The first audio recordings on Mars reveal a quiet planet with occasional gusts where two different sound speeds would have an oddly delayed effect on hearing, scientists said Friday.
After NASA’s Perseverance rover landed on Mars last February, two microphones began recording, giving scientists the first opportunity to hear what it’s like on the Red Planet.
In a study published Friday in the journal Nature, the scientists gave their first analysis of the five hours of sound picked up by Perseverance’s microphones.
The audio revealed previously unknown turbulence on Mars, said Sylvestre Maurice, the study’s lead author and co-scientific co-director of the shoebox-sized SuperCam mounted on the rover’s mast and containing the main microphone.
The international team listened to flights from the small Ingenuity helicopter, a sister vessel to Perseverance, and heard the rover’s laser zap rocks to study their chemical makeup — making a “click-clack” sound, Maurice told AFP.
“We had a very localized sound source, between two and five meters (six to 16 meters) from the target, and we knew exactly when it was going to fire,” he said.
The study confirmed for the first time that the speed of sound on Mars is slower, traveling at 240 meters per second, compared to Earth’s 340 meters per second.
This was expected because Mars’ atmosphere is 95 percent carbon dioxide — compared to Earth’s 0.04 percent — and is about 100 times thinner, making the sound 20 decibels weaker, the study said.
But the scientists were surprised when the laser’s sound hit 250 meters per second — 10 meters faster than expected.
“I panicked a little,” Maurice said. “I told myself that one of the two measurements was wrong, because on Earth you only have one speed of sound.”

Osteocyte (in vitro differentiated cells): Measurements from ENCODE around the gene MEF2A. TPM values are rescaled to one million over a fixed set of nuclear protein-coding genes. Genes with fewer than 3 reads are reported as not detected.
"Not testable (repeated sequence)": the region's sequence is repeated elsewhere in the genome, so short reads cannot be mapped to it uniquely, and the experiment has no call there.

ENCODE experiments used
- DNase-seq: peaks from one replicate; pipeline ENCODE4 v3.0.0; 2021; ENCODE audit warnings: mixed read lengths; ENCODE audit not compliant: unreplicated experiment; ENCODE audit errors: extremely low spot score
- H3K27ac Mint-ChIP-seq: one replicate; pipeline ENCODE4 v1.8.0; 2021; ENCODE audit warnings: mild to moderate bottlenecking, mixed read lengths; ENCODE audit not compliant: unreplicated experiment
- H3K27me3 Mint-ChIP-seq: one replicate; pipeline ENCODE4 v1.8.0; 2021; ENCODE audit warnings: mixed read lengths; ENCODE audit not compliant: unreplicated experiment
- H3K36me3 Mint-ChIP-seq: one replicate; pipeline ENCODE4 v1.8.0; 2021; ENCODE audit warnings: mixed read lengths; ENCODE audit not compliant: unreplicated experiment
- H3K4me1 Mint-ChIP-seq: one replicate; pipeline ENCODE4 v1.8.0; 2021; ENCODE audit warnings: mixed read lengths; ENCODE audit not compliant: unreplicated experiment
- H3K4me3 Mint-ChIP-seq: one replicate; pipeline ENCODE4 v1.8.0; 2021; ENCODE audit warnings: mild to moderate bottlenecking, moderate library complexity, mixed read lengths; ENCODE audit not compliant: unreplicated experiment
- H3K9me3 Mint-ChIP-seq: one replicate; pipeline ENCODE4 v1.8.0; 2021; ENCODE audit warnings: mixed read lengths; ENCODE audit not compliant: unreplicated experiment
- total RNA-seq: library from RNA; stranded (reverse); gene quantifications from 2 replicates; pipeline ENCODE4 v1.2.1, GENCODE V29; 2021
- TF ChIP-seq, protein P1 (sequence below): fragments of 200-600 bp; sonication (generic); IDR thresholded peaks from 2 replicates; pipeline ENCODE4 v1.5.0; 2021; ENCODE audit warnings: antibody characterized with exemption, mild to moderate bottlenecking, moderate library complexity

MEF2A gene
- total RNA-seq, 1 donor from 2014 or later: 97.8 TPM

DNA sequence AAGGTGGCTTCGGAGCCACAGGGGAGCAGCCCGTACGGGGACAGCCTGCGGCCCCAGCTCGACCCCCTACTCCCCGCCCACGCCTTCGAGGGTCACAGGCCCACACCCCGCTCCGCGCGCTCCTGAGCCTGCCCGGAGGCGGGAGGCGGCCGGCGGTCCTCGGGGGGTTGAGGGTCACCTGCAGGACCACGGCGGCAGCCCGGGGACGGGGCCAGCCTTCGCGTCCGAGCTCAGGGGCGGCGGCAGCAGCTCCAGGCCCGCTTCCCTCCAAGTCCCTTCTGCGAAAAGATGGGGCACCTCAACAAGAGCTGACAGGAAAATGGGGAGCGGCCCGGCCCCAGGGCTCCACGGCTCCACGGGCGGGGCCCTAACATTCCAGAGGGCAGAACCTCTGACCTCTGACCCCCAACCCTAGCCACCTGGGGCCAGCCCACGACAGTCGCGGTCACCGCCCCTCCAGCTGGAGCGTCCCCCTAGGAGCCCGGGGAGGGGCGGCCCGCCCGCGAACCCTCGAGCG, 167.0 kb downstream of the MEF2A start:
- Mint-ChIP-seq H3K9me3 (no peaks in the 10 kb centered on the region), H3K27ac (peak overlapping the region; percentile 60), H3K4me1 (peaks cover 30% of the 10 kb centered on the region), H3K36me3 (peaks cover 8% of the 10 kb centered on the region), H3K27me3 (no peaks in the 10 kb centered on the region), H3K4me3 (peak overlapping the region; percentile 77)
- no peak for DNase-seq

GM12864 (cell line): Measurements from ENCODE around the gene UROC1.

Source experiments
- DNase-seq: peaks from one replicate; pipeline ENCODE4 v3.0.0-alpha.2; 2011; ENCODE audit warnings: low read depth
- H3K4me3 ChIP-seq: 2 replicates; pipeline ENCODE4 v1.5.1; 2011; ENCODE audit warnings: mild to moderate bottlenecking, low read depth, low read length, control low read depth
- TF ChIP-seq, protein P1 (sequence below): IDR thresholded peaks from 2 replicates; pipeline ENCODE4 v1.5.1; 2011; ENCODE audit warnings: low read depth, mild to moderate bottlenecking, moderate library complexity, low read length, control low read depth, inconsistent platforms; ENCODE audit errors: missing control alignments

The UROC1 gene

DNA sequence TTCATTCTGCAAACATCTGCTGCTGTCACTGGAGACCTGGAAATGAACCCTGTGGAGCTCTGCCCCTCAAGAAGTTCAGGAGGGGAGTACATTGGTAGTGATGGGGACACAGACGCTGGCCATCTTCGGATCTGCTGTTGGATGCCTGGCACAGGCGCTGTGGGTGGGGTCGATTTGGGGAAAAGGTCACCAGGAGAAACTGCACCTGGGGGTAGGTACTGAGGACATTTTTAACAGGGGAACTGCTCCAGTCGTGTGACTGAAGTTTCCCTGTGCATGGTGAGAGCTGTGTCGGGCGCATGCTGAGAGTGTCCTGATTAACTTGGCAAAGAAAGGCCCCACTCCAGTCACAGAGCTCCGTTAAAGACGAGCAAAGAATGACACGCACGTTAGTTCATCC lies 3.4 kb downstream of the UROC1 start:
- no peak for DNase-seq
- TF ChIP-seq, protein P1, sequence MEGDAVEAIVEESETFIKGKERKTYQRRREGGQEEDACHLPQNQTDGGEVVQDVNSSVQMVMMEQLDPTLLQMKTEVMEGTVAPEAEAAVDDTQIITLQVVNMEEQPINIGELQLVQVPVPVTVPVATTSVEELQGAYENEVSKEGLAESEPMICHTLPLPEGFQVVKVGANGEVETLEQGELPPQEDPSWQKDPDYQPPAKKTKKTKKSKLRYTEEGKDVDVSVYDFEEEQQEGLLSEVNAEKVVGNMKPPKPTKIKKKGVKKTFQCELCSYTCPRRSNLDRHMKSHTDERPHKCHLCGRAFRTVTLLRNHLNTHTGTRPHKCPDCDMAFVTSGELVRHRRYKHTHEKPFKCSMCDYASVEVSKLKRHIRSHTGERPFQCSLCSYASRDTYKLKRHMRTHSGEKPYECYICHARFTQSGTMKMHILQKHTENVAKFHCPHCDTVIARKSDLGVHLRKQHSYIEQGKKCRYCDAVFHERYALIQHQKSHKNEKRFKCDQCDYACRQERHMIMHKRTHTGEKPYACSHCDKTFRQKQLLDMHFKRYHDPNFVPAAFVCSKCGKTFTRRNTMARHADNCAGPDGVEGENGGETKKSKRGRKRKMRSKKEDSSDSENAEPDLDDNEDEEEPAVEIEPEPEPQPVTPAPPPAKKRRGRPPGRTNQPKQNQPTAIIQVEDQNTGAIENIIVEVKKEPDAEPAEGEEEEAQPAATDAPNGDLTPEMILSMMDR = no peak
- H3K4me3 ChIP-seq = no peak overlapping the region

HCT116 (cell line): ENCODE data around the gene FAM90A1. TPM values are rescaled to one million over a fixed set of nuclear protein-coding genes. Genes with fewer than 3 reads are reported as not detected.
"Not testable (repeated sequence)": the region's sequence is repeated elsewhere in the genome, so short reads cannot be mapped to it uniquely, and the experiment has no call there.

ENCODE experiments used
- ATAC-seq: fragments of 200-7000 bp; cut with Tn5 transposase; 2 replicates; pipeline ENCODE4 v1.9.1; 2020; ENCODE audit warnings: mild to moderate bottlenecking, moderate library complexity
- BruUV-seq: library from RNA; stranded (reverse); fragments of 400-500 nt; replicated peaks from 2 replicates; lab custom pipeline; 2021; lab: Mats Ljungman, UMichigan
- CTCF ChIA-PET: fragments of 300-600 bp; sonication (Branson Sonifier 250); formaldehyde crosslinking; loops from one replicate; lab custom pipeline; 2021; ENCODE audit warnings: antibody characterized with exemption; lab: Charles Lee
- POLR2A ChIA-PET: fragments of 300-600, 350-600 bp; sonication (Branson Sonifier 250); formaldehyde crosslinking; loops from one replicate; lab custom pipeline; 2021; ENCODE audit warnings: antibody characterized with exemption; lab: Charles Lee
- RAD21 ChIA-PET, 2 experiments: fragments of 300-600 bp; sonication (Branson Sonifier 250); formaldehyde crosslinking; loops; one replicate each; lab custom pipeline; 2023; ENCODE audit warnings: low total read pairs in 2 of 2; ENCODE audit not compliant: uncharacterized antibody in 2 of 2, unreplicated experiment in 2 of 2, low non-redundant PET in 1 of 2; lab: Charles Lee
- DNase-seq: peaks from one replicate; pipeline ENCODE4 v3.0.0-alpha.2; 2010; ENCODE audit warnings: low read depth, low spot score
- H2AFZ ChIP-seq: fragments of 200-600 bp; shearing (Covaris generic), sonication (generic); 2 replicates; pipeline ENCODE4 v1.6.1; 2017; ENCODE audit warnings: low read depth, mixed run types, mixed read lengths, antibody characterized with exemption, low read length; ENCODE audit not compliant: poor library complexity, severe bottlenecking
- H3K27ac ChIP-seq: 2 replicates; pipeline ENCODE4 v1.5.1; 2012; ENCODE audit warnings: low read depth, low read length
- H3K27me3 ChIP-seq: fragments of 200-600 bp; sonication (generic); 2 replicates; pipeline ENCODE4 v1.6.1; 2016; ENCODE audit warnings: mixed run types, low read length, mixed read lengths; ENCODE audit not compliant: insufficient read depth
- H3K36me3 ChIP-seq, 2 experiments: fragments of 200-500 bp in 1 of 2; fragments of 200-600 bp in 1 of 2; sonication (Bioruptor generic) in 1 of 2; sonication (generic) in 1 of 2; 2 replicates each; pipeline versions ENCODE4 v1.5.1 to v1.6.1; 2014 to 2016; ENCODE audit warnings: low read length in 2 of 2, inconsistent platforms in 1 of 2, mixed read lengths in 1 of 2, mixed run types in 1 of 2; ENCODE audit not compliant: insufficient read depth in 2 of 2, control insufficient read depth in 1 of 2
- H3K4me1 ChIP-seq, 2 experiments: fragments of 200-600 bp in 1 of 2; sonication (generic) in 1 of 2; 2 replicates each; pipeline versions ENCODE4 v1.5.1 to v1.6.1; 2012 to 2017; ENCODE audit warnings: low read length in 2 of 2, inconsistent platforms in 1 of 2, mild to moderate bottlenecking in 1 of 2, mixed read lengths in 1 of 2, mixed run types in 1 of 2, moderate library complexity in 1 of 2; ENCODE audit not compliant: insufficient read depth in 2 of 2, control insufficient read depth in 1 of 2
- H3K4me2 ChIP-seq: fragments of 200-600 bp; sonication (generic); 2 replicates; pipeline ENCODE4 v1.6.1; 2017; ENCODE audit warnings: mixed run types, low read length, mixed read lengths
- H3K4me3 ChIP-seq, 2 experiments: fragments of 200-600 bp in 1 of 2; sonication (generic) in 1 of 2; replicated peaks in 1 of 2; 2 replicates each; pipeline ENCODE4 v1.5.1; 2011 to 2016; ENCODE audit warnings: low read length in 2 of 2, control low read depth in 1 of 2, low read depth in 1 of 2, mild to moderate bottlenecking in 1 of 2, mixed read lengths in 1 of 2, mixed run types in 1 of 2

They had discovered that there are two speeds of sound on the surface of Mars: one for high frequencies, such as the laser’s zap, and another for lower frequencies, such as the hum of a helicopter’s rotor.
This means that human ears would hear high-pitched sounds a little earlier.
“On Earth, the sounds of an orchestra reach you at the same speed, whether they are low or high. But imagine on Mars, if you are a little far from the stage, there will be a big delay,” Maurice said.
“All of these factors would make it difficult for two people to have a conversation just five meters (16 feet) apart,” France’s research institute CNRS said in a statement.
‘Scientific guess’ pays off
It was otherwise so quiet on Mars that scientists repeatedly feared something was wrong, the CNRS said, possibly evoking memories of two failed previous attempts in 1999 and 2008 to record sound there.
“There are few natural sources of sound, except for the wind,” the scientists said in a statement linked to the study.
The microphones picked up numerous “screeches” and “clank” sounds as the rover’s metal wheels interacted with rocks, the study said.
The recording can also warn of problems with the rover, such as how drivers sense something is wrong when their car starts making strange noises.
Maurice said he thought the “scientific gamble” to bring microphones to Mars was a success.
Thierry Fouchet of the Paris Observatory, who was also involved in the study, said listening for turbulence, such as vertical winds known as convection plumes, “will allow us to refine our numerical models for forecasting climate and weather.” “.
Future missions to Venus or Saturn’s moon Titan can now also be equipped with microphones.
And Perseverance is far from done with eavesdropping. While its core mission will last just over two years, it could remain operational for much longer — the Curiosity rover kicks off another nine years in a planned two-year period.
(This story was not edited by DailyExpertNews staff and was generated automatically from a syndicated feed.)